On Thursday, Gibraltar’s government announced it was releasing the supertanker seized by British Marines in the Strait of Gibraltar despite pressure from the US for the vessel’s continued detainment.
The warrant unveiled on Friday read, “A seizure warrant and forfeiture complaint were unsealed today in the US District Court for the District of Columbia alleging that Oil Tanker “Grace 1,” all petroleum aboard it and $995,000.00 are subject to forfeiture based on violations of the International Emergency Economic Powers Act (IEEPA), bank fraud statute, and money laundering statute, as well as separately the terrorism forfeiture statute.”
The DOJ also alleged that there had been “a scheme to unlawfully access the US financial system to support illicit shipments to Syria from Iran.”
Britain’s naval forces unlawfully seized the Grace 1 and its cargo of 2.1 million barrels of oil in the Strait of Gibraltar on July 4 under the pretext that the supertanker had been suspected of carrying crude to Syria in violation of the European Union’s unilateral sanctions against the Arab country.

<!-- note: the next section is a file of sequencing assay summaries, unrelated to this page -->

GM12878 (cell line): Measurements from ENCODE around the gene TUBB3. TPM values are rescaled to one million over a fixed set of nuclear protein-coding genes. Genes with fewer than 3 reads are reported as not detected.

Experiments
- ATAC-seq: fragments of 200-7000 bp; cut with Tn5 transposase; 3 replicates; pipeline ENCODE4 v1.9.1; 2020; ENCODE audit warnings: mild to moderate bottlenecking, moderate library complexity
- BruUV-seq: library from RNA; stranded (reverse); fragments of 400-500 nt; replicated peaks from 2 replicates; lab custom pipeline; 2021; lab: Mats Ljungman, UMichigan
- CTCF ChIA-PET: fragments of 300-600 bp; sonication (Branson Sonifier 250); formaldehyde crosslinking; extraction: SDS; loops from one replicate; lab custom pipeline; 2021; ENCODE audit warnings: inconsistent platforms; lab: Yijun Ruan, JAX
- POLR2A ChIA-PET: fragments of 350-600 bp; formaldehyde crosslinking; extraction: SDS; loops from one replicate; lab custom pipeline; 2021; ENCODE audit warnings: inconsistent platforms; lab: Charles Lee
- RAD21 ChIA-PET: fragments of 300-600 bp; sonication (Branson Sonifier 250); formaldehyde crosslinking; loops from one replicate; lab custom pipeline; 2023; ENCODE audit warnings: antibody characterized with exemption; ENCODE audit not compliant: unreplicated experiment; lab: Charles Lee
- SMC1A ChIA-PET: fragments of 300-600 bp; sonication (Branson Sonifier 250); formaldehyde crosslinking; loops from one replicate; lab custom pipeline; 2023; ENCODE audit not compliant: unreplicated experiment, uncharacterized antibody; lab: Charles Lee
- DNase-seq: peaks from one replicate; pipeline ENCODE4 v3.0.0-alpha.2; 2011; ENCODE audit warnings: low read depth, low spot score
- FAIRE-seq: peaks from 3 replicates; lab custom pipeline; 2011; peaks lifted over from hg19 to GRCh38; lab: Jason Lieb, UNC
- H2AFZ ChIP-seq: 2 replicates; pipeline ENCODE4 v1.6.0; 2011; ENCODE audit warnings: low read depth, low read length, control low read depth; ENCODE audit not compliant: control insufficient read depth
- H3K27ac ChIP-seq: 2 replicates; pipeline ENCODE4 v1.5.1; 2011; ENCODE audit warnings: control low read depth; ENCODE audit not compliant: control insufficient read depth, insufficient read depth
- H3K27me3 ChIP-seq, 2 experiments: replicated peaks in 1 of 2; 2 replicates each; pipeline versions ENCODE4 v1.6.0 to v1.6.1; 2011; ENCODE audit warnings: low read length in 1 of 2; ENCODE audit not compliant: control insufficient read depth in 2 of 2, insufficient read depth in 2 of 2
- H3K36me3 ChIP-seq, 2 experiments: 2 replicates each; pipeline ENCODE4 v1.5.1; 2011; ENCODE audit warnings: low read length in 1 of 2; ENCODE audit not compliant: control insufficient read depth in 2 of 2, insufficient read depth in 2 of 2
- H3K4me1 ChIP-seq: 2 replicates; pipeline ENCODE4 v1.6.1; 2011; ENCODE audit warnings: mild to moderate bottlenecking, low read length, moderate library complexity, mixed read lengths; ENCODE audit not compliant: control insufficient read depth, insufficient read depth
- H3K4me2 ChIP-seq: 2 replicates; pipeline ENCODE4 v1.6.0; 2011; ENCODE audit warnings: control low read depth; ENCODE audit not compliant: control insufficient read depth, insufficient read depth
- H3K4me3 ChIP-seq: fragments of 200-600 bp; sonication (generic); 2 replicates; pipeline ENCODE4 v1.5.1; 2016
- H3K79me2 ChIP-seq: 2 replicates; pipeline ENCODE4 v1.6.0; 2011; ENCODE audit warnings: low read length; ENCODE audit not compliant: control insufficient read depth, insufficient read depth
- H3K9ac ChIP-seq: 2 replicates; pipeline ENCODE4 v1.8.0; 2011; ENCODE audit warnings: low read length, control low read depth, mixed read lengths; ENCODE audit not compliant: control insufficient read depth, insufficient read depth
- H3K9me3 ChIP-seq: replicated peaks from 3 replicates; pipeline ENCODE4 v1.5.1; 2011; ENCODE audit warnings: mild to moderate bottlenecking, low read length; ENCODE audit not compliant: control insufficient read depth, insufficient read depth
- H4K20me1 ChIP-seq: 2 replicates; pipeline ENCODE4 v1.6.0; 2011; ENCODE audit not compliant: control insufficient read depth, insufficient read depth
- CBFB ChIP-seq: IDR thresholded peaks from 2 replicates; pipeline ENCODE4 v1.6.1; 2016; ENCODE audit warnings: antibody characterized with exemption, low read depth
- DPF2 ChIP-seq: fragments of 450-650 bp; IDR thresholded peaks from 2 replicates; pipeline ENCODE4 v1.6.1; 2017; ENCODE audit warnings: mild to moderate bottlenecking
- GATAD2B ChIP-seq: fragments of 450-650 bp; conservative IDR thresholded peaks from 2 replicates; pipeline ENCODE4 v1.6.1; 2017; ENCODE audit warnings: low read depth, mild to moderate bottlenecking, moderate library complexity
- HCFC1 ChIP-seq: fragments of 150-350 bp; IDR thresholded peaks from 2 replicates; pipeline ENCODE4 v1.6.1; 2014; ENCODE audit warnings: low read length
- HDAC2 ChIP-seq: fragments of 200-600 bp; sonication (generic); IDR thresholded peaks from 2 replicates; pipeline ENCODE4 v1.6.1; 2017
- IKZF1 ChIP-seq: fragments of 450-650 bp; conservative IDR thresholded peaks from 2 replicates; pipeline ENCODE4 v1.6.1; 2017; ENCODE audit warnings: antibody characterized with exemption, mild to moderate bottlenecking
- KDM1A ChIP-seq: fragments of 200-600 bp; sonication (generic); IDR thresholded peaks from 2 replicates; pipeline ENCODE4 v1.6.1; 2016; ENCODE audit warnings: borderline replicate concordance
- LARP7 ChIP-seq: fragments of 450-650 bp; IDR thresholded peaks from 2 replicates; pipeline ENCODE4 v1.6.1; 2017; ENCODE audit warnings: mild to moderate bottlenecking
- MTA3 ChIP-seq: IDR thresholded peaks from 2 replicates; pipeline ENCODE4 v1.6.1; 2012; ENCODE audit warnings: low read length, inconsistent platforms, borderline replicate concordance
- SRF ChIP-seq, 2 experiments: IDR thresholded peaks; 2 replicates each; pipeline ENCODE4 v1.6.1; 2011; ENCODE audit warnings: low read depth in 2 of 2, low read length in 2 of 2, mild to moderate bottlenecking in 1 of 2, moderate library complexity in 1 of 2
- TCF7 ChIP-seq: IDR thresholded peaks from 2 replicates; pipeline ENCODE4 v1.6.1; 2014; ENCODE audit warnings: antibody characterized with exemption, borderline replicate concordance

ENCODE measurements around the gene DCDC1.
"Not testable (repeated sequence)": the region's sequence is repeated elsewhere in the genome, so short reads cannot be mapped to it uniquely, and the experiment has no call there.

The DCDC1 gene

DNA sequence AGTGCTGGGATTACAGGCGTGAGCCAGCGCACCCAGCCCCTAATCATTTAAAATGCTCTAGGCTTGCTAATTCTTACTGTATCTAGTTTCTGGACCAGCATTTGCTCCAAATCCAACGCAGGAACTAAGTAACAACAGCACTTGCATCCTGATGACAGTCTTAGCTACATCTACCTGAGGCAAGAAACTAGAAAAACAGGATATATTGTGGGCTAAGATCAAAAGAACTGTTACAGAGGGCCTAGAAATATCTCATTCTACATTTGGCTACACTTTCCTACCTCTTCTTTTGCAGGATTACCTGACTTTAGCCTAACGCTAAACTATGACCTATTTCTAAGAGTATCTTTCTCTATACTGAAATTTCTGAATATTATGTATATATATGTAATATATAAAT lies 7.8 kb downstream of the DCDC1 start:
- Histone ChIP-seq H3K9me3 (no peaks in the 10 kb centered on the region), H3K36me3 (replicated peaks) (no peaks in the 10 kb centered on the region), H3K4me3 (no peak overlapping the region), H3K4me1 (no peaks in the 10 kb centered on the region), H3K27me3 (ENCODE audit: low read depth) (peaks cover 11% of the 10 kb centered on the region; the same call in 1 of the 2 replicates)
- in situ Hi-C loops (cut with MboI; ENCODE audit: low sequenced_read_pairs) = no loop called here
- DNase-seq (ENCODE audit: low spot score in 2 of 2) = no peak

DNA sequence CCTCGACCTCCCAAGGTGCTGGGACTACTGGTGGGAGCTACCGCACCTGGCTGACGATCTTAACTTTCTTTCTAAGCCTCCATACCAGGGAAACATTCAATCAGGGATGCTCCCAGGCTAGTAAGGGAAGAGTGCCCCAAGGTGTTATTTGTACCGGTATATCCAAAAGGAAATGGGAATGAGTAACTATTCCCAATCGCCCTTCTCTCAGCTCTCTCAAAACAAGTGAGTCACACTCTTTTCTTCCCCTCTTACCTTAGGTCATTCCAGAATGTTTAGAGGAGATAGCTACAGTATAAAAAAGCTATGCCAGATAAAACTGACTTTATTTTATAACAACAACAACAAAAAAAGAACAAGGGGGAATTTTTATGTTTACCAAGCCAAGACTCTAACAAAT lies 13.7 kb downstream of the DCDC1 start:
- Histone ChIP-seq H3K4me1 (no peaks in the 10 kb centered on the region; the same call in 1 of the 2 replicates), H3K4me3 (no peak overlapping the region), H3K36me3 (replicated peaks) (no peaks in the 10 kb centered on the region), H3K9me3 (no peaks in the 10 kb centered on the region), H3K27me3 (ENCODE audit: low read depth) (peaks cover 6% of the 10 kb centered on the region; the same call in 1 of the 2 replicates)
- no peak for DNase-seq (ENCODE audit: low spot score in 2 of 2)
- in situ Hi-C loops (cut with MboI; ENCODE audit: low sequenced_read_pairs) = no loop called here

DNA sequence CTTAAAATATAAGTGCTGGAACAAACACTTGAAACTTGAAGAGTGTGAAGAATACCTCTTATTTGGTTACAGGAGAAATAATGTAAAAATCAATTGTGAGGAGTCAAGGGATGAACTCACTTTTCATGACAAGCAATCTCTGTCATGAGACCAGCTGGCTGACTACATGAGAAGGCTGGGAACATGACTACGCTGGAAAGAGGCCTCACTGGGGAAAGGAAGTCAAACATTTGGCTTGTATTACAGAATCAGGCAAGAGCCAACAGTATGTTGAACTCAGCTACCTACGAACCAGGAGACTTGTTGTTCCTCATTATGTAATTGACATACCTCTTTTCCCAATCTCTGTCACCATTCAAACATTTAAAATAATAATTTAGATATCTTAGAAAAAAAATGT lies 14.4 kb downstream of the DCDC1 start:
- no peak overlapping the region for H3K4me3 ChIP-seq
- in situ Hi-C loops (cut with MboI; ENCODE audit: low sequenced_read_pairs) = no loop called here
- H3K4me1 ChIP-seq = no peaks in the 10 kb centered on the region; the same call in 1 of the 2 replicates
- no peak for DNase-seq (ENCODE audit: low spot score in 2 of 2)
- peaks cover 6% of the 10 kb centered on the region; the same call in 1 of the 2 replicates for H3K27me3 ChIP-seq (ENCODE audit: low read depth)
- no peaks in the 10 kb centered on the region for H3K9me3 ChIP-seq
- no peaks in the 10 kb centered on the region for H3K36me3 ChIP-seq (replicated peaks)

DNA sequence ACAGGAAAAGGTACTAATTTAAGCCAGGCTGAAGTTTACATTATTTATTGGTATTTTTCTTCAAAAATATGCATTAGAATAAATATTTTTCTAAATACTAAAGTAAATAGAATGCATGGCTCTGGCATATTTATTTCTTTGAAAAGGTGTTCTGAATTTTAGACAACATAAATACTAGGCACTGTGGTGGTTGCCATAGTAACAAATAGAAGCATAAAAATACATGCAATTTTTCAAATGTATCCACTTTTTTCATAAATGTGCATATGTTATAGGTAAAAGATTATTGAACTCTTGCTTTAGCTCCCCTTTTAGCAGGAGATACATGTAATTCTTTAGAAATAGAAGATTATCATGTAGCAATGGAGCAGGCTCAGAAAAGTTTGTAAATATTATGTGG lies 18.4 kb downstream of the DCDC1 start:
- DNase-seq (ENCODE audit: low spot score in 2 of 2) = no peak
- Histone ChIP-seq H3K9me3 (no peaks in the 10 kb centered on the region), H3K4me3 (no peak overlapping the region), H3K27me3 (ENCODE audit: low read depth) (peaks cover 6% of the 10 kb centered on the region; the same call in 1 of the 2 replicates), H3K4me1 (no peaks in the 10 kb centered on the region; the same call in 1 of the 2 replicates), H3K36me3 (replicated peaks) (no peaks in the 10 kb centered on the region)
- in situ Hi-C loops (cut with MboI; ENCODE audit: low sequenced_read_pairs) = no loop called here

Tehran, however, rejected London’s claim that the tanker was heading to Syria, slamming the seizure as “maritime piracy.”
Following the incident, Spain’s Foreign Ministry reported that the UK had seized the vessel at the request of the US, which has been trying to trouble Iran’s international oil vessels as part of its campaign of economic pressure against the Islamic Republic.
The Gibraltar government had also said the US applied to seize the oil tanker after a report by British media that the vessel’s release was imminent.